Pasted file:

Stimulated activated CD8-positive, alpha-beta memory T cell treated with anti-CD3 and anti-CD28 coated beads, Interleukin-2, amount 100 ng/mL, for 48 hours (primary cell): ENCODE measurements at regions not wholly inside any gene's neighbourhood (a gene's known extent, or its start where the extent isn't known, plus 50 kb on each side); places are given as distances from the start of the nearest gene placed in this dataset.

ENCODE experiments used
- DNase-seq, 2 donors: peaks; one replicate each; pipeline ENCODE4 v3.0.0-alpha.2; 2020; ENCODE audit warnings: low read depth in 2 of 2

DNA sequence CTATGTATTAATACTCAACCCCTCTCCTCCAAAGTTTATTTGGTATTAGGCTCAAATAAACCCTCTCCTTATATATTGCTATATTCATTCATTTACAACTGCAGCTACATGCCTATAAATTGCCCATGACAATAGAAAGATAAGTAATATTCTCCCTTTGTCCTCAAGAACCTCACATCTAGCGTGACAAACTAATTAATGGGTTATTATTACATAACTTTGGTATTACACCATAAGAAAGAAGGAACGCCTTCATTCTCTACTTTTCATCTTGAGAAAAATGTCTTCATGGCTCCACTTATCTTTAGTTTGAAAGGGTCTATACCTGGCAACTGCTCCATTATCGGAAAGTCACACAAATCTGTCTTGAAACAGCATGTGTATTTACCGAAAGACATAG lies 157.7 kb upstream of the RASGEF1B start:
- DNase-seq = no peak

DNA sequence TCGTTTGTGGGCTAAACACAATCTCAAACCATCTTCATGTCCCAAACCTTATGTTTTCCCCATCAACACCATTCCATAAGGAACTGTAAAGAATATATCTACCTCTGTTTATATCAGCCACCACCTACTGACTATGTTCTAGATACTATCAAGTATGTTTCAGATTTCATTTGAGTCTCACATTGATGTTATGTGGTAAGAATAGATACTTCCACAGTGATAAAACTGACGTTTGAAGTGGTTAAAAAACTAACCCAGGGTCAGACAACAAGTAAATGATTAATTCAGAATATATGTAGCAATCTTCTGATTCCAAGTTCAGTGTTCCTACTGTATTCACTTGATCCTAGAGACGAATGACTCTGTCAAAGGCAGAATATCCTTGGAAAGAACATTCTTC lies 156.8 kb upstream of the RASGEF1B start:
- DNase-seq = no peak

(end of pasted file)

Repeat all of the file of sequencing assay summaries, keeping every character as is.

Stimulated activated CD8-positive, alpha-beta memory T cell treated with anti-CD3 and anti-CD28 coated beads, Interleukin-2, amount 100 ng/mL, for 48 hours (primary cell): ENCODE measurements at regions not wholly inside any gene's neighbourhood (a gene's known extent, or its start where the extent isn't known, plus 50 kb on each side); places are given as distances from the start of the nearest gene placed in this dataset.

ENCODE experiments used
- DNase-seq, 2 donors: peaks; one replicate each; pipeline ENCODE4 v3.0.0-alpha.2; 2020; ENCODE audit warnings: low read depth in 2 of 2

DNA sequence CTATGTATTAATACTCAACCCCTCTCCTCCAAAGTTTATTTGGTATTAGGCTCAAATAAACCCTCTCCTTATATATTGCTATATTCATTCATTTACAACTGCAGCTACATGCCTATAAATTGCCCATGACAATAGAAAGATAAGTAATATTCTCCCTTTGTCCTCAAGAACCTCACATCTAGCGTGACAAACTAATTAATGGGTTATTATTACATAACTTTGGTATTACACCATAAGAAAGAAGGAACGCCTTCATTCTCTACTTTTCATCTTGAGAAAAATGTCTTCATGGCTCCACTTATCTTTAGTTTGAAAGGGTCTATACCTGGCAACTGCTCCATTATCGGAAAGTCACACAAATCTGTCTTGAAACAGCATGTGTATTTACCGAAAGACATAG lies 157.7 kb upstream of the RASGEF1B start:
- DNase-seq = no peak

DNA sequence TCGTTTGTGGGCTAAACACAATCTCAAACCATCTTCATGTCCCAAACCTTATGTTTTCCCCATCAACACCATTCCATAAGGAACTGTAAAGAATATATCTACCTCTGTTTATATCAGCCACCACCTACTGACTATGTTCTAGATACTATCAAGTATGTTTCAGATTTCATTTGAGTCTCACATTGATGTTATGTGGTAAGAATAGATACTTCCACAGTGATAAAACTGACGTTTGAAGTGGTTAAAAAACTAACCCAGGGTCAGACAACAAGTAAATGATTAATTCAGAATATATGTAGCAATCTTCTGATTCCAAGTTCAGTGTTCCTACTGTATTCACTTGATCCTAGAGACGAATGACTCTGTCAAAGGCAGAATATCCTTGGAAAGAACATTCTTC lies 156.8 kb upstream of the RASGEF1B start:
- DNase-seq = no peak